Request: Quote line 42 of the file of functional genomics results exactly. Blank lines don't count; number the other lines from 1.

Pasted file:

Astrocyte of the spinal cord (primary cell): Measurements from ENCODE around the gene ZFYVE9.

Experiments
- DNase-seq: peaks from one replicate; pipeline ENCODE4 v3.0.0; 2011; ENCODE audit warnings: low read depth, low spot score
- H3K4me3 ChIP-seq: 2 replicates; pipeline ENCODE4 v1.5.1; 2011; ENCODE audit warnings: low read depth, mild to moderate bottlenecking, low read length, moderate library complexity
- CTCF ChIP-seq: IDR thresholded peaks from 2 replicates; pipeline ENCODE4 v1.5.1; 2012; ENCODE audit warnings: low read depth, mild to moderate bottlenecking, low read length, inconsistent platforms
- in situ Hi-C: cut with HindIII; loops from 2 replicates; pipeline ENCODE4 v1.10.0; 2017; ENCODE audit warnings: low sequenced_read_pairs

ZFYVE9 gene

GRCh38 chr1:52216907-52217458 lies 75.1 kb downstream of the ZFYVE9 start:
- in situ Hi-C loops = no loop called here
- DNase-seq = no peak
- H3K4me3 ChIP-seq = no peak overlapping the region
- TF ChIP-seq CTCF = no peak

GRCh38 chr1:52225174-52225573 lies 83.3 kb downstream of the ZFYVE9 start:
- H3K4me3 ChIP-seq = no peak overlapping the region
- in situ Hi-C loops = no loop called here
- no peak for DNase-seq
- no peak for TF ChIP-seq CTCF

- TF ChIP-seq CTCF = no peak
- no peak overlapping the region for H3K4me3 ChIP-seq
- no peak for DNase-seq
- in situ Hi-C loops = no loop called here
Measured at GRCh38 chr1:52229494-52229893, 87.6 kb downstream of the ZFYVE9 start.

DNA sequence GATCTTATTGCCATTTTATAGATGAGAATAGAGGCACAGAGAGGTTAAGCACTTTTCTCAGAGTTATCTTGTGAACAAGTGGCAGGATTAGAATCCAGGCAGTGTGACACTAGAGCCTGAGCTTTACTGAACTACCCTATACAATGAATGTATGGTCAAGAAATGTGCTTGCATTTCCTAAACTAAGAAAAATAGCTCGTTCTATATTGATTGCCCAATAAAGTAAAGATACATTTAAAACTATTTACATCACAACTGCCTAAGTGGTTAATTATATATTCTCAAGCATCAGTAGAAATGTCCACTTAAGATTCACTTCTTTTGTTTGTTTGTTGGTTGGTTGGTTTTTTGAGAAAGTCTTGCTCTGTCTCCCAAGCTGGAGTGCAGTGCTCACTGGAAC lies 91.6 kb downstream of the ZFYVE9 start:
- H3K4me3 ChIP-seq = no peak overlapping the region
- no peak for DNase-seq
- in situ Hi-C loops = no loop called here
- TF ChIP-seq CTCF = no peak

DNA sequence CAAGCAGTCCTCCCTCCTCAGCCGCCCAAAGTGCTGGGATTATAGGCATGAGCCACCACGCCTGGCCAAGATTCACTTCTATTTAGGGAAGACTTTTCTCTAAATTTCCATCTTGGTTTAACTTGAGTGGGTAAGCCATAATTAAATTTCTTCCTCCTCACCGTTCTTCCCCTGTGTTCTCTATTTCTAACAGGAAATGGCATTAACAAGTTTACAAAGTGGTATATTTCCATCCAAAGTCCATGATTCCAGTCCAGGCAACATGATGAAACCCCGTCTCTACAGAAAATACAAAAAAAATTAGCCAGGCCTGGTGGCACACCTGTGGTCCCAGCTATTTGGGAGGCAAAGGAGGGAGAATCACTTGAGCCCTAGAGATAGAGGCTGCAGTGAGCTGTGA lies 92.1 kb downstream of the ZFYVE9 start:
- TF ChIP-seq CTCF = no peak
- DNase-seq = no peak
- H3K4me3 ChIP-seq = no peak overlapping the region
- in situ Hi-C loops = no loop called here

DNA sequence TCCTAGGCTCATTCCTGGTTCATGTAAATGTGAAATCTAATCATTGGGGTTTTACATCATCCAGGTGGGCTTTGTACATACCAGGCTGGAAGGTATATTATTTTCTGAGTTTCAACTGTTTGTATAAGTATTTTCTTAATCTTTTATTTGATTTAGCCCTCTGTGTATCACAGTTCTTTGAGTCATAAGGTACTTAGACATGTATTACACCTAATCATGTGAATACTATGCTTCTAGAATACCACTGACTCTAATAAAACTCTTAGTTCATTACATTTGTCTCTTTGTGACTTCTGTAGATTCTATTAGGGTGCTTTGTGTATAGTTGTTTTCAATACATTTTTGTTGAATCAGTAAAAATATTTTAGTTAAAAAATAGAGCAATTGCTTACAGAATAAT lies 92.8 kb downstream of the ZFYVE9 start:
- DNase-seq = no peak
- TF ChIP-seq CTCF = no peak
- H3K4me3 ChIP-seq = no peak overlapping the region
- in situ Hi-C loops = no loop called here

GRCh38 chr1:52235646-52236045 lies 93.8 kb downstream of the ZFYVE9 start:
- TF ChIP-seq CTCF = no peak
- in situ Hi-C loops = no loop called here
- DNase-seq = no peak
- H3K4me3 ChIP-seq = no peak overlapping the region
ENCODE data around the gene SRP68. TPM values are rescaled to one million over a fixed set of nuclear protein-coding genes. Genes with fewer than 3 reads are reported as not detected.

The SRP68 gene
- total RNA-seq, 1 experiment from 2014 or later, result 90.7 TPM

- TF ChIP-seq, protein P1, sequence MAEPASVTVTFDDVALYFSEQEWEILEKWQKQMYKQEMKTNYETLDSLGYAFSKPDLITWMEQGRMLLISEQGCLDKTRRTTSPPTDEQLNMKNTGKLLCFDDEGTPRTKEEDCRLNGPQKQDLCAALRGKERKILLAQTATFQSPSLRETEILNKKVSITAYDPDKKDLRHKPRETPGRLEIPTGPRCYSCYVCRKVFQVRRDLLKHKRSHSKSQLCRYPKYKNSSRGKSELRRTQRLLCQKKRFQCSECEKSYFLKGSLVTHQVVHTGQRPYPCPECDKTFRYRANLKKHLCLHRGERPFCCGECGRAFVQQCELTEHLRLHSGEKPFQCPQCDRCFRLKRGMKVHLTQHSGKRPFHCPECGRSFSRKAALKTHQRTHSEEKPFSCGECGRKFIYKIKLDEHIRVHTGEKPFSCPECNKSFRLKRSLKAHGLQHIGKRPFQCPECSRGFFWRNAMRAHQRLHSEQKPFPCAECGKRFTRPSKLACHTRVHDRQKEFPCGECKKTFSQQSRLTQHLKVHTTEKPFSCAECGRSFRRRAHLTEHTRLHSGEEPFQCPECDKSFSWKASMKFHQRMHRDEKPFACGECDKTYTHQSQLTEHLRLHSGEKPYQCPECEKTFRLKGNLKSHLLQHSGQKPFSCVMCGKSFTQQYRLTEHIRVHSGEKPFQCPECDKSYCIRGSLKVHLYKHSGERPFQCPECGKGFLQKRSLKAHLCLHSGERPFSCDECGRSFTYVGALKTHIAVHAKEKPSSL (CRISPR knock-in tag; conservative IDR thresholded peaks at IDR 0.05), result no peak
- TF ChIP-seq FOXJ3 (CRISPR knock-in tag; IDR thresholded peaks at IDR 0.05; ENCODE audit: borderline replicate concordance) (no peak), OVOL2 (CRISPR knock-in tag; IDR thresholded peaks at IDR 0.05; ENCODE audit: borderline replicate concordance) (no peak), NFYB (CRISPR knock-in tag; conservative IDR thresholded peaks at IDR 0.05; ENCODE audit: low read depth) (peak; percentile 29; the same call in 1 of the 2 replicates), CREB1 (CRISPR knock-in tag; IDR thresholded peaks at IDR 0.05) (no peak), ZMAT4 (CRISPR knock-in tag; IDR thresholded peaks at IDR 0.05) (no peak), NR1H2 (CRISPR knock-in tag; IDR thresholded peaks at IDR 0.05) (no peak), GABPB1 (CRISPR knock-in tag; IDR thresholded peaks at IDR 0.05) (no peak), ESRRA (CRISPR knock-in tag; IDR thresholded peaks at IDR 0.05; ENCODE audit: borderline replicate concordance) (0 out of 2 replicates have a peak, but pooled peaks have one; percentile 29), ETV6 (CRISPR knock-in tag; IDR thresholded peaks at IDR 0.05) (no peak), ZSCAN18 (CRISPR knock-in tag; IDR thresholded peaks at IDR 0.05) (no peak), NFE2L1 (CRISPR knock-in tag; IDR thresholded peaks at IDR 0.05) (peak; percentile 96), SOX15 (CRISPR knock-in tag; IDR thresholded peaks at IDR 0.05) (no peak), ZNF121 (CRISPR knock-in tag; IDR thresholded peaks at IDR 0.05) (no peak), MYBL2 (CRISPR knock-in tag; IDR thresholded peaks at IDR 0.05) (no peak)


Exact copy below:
- H3K4me3 ChIP-seq = no peak overlapping the region